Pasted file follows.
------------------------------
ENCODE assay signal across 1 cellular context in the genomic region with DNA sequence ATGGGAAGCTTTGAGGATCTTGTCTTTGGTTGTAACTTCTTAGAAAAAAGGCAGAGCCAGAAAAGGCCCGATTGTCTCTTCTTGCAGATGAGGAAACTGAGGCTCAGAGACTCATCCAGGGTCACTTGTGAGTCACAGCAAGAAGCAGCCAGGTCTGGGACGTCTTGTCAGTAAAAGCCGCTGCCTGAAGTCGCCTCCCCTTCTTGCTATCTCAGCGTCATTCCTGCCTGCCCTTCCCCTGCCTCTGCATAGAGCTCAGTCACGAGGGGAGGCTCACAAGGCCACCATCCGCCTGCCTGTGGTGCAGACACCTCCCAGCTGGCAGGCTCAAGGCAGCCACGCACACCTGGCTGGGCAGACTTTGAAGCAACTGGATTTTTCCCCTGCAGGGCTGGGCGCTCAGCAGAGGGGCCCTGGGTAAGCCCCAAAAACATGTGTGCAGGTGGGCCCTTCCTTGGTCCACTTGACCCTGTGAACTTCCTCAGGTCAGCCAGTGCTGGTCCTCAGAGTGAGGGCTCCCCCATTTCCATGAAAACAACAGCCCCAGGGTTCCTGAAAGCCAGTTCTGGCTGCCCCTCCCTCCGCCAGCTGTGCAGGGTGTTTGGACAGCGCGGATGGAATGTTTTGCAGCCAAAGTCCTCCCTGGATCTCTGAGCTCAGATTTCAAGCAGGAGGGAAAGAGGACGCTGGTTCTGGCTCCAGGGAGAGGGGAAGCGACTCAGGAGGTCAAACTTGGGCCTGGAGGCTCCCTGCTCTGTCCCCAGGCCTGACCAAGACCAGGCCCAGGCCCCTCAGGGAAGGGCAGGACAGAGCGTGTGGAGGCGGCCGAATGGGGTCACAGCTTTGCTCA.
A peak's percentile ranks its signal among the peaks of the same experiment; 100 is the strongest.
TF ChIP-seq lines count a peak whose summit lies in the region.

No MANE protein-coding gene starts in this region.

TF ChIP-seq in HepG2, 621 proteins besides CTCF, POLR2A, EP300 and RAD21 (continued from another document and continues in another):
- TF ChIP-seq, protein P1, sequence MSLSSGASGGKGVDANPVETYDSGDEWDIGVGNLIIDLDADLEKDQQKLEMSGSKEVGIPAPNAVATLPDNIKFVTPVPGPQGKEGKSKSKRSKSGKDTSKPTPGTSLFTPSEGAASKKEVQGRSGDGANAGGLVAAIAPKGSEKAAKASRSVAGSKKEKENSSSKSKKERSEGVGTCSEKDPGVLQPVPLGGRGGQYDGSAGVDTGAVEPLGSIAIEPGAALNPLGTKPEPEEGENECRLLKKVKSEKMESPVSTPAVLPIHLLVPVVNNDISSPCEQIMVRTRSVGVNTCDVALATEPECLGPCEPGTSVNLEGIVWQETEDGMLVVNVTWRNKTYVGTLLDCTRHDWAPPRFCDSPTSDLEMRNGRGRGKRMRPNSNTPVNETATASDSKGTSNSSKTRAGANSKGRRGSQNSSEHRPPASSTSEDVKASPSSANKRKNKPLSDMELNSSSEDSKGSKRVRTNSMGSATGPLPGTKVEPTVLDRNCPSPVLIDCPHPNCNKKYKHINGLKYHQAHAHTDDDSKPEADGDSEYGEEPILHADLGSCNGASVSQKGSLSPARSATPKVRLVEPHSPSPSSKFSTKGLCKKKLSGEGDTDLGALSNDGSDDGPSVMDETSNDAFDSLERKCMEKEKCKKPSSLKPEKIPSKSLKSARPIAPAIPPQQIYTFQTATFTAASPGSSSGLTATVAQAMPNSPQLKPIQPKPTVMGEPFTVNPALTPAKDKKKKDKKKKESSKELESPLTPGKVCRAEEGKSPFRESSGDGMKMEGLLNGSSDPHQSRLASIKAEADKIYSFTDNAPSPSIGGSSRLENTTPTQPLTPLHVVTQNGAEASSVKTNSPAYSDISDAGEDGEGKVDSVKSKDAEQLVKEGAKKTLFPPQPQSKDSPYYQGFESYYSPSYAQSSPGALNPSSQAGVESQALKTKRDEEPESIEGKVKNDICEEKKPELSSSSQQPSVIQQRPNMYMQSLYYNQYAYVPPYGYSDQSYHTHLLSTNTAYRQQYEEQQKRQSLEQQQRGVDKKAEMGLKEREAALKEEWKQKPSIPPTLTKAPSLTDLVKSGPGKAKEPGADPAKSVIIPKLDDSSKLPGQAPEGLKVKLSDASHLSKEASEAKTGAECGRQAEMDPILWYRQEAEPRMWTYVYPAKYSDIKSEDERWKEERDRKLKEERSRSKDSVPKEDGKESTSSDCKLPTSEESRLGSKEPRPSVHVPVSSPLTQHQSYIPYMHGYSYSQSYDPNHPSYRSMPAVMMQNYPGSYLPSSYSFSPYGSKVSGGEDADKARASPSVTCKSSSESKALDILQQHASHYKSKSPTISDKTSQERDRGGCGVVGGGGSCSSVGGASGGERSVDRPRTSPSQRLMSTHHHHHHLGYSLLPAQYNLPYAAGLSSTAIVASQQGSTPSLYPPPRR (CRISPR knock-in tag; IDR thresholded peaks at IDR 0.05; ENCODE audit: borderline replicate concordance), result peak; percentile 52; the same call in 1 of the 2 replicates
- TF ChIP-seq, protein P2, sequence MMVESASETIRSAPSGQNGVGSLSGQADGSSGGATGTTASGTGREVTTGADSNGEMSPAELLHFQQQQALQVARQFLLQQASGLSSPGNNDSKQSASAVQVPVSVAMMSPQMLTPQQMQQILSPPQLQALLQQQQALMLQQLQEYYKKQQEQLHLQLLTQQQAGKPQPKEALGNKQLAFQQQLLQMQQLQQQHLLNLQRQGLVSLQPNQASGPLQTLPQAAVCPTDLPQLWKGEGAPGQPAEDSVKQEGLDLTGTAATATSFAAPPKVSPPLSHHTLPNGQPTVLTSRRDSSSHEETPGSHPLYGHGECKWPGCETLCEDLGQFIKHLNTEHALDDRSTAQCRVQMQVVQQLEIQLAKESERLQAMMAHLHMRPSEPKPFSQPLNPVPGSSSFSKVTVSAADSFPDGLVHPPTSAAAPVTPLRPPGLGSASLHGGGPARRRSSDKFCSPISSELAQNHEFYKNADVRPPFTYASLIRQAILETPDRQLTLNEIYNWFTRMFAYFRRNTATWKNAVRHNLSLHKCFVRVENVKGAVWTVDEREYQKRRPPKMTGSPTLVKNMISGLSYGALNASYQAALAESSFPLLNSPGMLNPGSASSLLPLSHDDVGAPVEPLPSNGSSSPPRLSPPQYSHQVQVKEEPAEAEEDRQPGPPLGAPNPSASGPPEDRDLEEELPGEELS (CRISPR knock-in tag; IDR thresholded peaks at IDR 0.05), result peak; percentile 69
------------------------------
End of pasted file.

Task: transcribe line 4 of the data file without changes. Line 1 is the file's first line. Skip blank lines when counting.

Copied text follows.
No MANE protein-coding gene starts in this region.